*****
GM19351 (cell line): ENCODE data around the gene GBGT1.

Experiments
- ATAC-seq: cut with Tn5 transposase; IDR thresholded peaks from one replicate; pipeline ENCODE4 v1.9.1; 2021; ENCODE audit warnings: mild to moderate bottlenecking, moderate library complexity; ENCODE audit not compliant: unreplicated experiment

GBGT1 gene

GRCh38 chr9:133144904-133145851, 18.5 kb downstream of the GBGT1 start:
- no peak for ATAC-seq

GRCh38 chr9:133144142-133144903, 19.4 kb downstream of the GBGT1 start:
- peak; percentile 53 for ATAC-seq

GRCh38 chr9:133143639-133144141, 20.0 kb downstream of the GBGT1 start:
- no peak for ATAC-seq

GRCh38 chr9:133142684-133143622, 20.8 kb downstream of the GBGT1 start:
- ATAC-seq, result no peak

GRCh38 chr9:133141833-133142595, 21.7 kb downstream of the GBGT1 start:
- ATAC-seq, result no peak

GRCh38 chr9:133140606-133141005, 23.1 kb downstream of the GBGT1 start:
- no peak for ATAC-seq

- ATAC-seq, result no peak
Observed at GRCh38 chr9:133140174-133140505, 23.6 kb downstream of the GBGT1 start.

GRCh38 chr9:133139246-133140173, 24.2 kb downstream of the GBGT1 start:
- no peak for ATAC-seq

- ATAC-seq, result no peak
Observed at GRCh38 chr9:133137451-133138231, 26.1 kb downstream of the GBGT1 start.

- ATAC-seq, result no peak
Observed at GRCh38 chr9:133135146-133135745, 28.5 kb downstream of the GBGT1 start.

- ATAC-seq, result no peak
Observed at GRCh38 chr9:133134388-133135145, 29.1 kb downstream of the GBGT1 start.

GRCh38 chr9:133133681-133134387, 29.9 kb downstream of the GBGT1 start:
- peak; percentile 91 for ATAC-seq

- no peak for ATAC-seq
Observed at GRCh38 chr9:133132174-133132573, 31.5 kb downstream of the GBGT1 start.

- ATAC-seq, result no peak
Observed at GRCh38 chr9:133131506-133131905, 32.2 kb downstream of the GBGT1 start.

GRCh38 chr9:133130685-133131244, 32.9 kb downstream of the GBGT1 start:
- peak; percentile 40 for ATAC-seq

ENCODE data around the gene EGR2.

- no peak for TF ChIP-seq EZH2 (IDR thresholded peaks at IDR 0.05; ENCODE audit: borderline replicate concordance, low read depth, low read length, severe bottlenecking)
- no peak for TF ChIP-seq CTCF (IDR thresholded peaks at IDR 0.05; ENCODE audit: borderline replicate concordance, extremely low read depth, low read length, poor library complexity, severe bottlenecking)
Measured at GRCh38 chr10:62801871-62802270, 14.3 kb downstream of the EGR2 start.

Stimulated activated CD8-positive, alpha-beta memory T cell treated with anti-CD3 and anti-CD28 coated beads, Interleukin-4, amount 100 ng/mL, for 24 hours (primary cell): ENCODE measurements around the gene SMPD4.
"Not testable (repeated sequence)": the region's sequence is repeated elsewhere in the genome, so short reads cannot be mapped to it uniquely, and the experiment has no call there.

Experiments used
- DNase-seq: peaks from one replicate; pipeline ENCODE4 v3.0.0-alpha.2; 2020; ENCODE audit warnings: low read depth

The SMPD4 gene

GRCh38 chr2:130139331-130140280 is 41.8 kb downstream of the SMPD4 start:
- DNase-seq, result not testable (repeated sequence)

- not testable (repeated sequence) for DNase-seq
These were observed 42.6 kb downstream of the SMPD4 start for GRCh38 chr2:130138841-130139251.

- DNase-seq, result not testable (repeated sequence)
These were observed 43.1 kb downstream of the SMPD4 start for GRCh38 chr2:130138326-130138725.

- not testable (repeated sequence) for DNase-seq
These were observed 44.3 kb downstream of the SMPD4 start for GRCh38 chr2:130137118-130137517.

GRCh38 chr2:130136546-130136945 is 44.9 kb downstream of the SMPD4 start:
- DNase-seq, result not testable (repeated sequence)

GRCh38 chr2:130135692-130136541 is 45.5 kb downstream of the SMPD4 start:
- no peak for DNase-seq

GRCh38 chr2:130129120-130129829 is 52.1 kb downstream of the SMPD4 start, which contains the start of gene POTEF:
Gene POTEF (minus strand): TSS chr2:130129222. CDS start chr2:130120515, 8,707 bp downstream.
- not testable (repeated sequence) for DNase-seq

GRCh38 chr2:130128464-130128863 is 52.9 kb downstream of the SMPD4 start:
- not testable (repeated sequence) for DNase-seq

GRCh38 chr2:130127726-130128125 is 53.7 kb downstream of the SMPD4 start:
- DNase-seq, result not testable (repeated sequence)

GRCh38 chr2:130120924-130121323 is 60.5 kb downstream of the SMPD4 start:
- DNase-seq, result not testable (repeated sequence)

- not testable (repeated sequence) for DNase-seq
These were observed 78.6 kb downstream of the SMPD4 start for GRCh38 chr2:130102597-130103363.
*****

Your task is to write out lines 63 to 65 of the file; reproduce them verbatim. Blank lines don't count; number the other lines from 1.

GRCh38 chr2:130120924-130121323 is 60.5 kb downstream of the SMPD4 start:
- DNase-seq, result not testable (repeated sequence)

- not testable (repeated sequence) for DNase-seq